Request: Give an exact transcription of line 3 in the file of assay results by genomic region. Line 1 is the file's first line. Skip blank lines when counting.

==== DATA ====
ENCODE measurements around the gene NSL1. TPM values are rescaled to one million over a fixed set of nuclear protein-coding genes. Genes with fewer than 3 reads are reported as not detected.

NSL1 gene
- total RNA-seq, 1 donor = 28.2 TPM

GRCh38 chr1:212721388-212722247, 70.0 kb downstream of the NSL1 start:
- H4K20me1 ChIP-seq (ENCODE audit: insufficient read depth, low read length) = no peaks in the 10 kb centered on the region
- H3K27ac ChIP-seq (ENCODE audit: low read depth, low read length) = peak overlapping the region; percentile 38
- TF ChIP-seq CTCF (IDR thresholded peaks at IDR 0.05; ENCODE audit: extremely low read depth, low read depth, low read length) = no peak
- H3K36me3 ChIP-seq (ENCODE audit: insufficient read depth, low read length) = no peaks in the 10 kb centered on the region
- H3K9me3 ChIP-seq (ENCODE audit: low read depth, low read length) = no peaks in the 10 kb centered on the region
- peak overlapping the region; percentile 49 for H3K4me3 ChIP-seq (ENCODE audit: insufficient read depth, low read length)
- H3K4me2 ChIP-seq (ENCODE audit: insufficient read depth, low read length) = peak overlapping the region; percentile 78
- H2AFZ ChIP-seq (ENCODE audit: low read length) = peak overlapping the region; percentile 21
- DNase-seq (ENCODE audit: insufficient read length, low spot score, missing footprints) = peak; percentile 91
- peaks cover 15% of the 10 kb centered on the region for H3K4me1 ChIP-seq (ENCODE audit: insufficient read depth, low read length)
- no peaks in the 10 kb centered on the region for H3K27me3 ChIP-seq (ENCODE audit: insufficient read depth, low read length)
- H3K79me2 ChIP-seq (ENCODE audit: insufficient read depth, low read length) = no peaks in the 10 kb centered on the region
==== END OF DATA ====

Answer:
- total RNA-seq, 1 donor = 28.2 TPM